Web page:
These days, a lot of home buyers are using mortgage rate buydowns to make the deal work.
They are particularly prevalent on new home purchases, with builders offering massive incentives that push rates down as low as the 3-4% range.
This can make buying a home more palatable at a time when affordability has rarely been worse, thanks in no small part to 7% mortgage rates.
But while a lower mortgage rate means you’ll pay less interest and enjoy a lower payment, why stop there?
There’s a simple way to make your mortgage rate buydown go even further, and shed years off your loan.
Making the Old, Higher Payment After a Refinance (Or in This Case a Rate Buydown)
If you have the means, you can save even more money on mortgage interest beyond what a buydown provides.
Let me provide an example of refinance savings to highlight how the same could be done with a rate buydown.
So if a hypothetical homeowner had a 6% mortgage rate, and refinanced to 4%, they would still make the old mortgage payment as if it were 6%.
And the difference between the lower monthly payment and the old, higher payment would be applied to the principal balance.
For example, let’s assume the homeowner had a $500,000 loan amount and a 6% mortgage rate. Their monthly payment would be $2997.75.
After five years, they decided to refinance their home loan to a rate of 4%, lowering the monthly payment to $2,219.98 (this factors in a lower balance of $465,000 after five years).
For simplicity sake, we’ll call it a $780 difference. Instead of paying the $2,219.98, they could continue paying roughly $3,000 per month.
That would result in the loan being paid off in 18 years and 3 months. And the interest savings would be about $143,756.
Pay Extra on Top of the Buydown to Save Even More
|$600k loan amount at 7.5% rate
||Buydown to 6% mortgage rate
||Buydown w/ savings applied
|Extra Paid Monthly||$0||$600|
|Loan Paid Off Early?||No||Yes, in 21 years|
A similar strategy for a new home buyer with a mortgage rate buydown would be to pay extra as if their mortgage rate were higher.
So imagine a scenario where you get your 30-year fixed rate mortgage bought down from 7.5% to 6%. That’s certainly helpful in terms of monthly payment savings.
But what if you want to pay down the mortgage early, or simply want to save even more on interest?
Well, if you have the means, and don’t have a better place to put your money, you could pretend you never received the buydown.
Instead, operate as if your mortgage rate is 7.5% and pay accordingly. Then watch the years come off your mortgage.
Let’s use a $600,000 loan amount to illustrate this idea. The bought down rate payment would be $3,597.30 per month.
And the pre-bought down rate payment would be $4,195.29. That’s a difference of $597.99 per month.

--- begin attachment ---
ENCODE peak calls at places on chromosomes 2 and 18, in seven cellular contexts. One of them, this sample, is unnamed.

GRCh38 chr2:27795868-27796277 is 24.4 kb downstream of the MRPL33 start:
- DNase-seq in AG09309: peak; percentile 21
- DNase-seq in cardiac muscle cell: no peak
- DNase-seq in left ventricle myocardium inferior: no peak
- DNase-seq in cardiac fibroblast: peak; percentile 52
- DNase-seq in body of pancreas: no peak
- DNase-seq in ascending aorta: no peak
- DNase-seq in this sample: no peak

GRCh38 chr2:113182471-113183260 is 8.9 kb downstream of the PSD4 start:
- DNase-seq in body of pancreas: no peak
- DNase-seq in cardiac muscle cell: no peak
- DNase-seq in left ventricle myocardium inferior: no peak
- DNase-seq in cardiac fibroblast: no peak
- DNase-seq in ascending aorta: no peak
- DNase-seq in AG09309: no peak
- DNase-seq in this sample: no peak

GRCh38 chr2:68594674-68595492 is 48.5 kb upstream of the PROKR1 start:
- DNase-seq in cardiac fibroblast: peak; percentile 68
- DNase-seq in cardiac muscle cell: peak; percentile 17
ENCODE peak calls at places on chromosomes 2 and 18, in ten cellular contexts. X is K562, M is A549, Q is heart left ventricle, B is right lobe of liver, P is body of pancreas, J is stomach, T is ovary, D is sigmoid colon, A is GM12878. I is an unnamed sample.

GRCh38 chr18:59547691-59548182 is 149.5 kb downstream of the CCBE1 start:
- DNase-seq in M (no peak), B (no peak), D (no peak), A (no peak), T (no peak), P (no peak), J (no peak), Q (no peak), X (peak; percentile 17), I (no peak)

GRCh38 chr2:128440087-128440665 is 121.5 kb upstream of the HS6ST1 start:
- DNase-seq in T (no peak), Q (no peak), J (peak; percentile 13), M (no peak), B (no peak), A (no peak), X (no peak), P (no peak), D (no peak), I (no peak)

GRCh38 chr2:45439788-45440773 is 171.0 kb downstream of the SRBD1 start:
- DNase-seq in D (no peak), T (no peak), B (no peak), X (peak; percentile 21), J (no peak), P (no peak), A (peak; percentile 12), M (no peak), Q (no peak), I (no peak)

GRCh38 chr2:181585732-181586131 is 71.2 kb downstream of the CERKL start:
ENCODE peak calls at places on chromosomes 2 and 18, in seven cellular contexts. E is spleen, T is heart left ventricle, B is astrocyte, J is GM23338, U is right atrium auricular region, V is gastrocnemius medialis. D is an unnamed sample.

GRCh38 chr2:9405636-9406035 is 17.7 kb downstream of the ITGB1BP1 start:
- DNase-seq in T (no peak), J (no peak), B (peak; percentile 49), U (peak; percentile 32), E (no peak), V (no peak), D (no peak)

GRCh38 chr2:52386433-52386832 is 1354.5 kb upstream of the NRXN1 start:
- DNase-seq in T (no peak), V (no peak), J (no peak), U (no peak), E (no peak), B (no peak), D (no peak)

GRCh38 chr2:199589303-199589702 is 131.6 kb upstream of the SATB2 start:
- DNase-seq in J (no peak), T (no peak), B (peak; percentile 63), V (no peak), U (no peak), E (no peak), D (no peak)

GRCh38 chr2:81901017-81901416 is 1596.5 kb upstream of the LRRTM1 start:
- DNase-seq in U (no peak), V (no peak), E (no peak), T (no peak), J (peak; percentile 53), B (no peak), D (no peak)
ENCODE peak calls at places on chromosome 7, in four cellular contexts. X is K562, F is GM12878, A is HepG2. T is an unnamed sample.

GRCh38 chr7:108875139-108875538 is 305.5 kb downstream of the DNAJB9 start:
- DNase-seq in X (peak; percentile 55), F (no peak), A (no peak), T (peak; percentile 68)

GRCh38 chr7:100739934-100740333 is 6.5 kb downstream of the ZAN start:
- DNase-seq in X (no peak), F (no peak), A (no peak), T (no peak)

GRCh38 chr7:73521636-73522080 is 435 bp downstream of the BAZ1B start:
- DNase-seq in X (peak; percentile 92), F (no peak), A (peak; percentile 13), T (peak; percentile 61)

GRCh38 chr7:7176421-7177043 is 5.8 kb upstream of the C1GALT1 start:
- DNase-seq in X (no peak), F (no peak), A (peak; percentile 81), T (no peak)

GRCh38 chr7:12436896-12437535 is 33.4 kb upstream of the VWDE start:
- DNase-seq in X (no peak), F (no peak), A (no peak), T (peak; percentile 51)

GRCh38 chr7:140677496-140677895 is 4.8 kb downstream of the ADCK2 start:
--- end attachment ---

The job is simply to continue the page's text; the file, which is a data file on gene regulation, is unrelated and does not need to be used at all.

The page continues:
If we take the difference and apply it to the principal balance monthly, let’s just call it $600 to make it simple, you’d shave a ton of interest off your loan.
In fact, you’d pay about $240,000 less in interest and pay off the mortgage in 21 years instead of 30.
You’d pay 34% less in interest and pay off your home loan 30% faster. If this is a goal, it’s one way to achieve it a lot quicker.
And it would make the effective mortgage rate on your loan a lot lower. It’s like a buydown on top of a buydown.
The loan would operate more like one with a mortgage rate of 4.25% than one priced at 7.5%.
The Mortgage Savings Are Optional (Flexibility Is a Plus)
What’s nice about this strategy is it isn’t mandatory. If you want to save even more money, you can elect to pay extra.
If you don’t want to spend the extra money, simply make the lower required payment each month.
Or skip months if you don’t want to go all-in on paying off the mortgage ahead of schedule.
Ultimately, the choice is yours. But it is a choice, and if you would otherwise qualify at a higher mortgage rate sans buydown, you might have the ability to save more money.
Of course, I always remind folks that paying extra toward the mortgage might not always be the best use of extra money.
Perhaps that money is better applied to a retirement account or some other investment that earns a better return.
Also, note that paying extra will not lower future mortgage payments. Instead, that money is locked up in the property until you sell or refinance.
However, you will have a lower outstanding balance if you pay extra, which might make a refinance a better deal thanks to a lower LTV ratio.
So there’s that possible benefit as well, assuming mortgage rates fall back to earth in the somewhat-near future.
You can use my extra payments mortgage calculator to determine potential savings using a strategy like this.